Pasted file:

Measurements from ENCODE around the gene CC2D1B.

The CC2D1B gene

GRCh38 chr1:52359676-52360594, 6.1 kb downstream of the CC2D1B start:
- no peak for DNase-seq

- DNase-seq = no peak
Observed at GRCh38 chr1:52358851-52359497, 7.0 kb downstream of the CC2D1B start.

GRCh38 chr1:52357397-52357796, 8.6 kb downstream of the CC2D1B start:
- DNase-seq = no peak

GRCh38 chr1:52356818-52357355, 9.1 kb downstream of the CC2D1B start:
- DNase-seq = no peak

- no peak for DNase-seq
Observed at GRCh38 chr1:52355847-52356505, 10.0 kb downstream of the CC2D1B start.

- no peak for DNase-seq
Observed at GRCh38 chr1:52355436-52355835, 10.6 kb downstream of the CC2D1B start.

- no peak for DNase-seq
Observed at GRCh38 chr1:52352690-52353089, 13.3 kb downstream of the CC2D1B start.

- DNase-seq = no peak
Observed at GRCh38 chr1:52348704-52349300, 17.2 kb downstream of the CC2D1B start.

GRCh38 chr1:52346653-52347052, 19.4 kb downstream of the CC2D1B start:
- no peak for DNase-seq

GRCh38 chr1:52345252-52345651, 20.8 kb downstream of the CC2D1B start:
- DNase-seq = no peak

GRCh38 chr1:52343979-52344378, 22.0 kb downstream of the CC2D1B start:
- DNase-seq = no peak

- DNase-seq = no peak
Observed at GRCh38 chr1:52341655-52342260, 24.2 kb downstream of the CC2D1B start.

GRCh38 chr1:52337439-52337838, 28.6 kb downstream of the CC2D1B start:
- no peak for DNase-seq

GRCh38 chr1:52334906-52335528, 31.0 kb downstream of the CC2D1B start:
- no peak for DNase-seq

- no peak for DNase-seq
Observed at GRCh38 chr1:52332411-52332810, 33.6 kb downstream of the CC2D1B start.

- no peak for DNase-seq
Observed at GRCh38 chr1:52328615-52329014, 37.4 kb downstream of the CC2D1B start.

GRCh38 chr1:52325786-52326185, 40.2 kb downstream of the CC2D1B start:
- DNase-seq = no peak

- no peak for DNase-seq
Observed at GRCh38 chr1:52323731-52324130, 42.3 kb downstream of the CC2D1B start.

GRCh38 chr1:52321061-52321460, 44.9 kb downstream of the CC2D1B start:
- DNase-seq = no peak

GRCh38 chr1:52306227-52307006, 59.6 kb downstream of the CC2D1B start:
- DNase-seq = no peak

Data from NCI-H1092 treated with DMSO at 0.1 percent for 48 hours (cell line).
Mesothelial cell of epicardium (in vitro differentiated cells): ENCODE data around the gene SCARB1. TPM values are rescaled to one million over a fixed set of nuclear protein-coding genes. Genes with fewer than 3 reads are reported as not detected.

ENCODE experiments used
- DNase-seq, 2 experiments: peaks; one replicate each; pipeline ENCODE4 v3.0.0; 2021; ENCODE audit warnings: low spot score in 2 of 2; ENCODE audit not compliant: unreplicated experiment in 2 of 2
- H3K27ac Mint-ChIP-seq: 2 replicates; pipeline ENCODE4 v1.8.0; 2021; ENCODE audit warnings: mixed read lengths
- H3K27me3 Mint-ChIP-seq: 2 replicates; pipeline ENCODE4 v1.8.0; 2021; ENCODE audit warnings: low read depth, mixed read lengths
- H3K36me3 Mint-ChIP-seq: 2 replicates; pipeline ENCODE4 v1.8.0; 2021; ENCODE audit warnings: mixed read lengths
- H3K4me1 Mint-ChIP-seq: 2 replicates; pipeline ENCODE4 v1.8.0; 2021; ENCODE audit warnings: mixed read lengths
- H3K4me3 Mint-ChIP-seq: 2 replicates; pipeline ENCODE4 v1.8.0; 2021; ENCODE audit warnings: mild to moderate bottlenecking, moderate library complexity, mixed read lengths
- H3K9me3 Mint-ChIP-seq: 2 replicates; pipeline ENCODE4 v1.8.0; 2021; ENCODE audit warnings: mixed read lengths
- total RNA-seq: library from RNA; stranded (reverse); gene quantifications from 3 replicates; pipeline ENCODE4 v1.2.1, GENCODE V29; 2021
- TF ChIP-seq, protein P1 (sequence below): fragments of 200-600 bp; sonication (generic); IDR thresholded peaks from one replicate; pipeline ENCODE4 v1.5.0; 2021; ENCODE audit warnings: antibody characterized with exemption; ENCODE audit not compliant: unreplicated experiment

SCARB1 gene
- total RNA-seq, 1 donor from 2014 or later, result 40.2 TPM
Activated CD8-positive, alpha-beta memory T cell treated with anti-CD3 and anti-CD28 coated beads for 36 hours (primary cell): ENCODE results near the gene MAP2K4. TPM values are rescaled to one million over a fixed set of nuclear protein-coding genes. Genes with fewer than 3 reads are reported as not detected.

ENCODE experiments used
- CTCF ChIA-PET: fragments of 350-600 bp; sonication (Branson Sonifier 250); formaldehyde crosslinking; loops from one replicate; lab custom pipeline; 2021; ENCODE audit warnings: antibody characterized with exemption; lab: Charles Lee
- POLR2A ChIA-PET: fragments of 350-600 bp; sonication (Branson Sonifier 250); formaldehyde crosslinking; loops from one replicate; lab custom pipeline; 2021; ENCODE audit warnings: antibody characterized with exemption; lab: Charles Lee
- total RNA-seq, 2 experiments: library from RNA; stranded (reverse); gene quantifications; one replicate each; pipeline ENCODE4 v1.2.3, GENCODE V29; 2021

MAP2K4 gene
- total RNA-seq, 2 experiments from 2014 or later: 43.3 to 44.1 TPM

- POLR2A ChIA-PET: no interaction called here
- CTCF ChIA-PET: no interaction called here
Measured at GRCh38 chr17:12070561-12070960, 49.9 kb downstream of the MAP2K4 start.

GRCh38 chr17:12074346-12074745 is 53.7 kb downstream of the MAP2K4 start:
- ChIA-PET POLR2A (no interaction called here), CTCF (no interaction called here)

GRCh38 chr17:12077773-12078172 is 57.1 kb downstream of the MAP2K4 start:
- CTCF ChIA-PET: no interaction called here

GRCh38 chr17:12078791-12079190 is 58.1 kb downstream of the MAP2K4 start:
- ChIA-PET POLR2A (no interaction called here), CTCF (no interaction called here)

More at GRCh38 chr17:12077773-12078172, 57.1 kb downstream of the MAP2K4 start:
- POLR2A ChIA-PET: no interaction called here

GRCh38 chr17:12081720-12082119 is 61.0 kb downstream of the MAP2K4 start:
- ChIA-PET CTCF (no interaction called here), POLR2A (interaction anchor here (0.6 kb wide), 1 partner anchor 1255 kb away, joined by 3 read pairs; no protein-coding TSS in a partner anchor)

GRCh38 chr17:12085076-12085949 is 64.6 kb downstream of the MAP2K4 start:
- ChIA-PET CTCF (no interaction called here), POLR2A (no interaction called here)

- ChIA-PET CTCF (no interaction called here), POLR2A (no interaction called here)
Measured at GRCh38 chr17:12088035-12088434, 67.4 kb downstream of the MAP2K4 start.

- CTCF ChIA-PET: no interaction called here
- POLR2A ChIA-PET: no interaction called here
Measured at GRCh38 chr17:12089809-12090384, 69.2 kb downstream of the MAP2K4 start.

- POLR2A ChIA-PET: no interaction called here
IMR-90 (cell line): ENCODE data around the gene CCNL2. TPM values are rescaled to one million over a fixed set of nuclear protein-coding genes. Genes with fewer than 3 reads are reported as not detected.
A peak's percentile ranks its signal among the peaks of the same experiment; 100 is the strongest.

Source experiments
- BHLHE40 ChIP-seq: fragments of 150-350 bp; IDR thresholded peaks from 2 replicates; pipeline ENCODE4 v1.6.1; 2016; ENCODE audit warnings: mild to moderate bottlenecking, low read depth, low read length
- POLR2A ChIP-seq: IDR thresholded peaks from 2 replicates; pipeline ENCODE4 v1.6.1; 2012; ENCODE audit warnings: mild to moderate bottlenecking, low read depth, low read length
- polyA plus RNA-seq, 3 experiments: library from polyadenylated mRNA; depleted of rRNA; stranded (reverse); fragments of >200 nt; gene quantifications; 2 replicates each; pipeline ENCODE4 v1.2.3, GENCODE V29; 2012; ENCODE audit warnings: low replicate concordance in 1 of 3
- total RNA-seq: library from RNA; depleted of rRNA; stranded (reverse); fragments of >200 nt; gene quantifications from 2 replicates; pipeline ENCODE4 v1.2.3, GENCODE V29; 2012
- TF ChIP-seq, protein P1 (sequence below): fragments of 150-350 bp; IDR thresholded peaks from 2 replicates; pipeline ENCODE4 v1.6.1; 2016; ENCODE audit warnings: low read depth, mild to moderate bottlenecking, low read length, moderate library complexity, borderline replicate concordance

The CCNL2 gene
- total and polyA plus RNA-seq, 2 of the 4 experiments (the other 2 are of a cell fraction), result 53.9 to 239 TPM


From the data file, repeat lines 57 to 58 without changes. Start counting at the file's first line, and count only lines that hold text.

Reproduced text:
Activated CD8-positive, alpha-beta memory T cell treated with anti-CD3 and anti-CD28 coated beads for 36 hours (primary cell): ENCODE results near the gene MAP2K4. TPM values are rescaled to one million over a fixed set of nuclear protein-coding genes. Genes with fewer than 3 reads are reported as not detected.

ENCODE experiments used